What’s critical about critical thinking?

2 points

 

Critical thinking is one of those terms that have been used so often and in so many different ways that if often seems meaningless. It also makes one wonder, is there such a thing as uncritical thinking? If you aren’t thinking critically, then are you even thinking?

 

Despite the prevalent ambiguities, critical thinking actually does mean something. The Association of American Colleges and Universities usefully defines it as “a habit of mind characterized by the comprehensive exploration of issues, ideas, artifacts, and events before accepting or formulating an opinion or conclusion.” Investigating the problem is important because each method is good. For example, you were asked to write a great essay, you see this is a problem, and someone immediately goes to this site https://essayvikings.com/anthropology-papers/ and does not waste time in vain on speculation how to do it yet. 

 

That definition aligns with the best description of critical thinking I ever heard. The AAC&IJ definition, above, essentially amounts to the same thing: taking a good look and deciding what you really think rather than relying on the first idea or assumption that comes to mind.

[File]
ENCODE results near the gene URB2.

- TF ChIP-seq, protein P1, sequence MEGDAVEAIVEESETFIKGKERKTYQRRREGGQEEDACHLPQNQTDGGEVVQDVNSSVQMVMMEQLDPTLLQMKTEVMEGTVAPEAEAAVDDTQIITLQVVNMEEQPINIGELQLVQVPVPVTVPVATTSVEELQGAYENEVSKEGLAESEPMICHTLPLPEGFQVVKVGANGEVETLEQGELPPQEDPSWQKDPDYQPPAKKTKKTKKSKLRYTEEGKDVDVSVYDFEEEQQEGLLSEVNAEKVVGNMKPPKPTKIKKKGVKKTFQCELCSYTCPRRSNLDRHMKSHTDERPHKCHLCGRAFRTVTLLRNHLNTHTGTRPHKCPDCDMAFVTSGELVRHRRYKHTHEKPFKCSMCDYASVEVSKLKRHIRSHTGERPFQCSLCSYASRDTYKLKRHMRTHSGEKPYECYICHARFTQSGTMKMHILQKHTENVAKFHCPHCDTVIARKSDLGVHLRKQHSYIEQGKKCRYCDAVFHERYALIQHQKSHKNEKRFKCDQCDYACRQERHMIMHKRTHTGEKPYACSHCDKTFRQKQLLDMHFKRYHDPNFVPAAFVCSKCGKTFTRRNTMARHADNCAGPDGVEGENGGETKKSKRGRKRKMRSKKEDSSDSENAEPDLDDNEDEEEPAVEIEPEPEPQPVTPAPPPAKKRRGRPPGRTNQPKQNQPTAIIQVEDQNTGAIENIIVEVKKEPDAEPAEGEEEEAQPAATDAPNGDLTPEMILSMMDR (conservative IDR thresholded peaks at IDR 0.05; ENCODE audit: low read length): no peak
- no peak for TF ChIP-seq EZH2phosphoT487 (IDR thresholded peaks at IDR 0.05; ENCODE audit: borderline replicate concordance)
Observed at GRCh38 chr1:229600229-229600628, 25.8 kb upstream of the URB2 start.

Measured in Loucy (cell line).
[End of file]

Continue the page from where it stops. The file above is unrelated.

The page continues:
The critical thinking rubric produced by the AAC&U describes the relevant activities of critical thinking in more detail. To think critically, one must:

(a) “clearly state and comprehensively describe the issue or problem”,

(b) “independently interpret and evaluate sources”,

(c) “thoroughly analyze assumptions behind and context of your own or others’ ideas”,

(d) “argue a complex position and one that takes counter-arguments into account,”

(e) “arrive at logical and well-informed conclusions”.

While you are probably used to providing some evidence for your claims, you can see that college-level expectations go quite a bit further. When professors assign an analytical paper, they don’t just want you to formulate a plausible-sounding argument. They want you to dig into the evidence, think hard about unspoken assumptions and the influence of context, and then explain what you really think and why.

 

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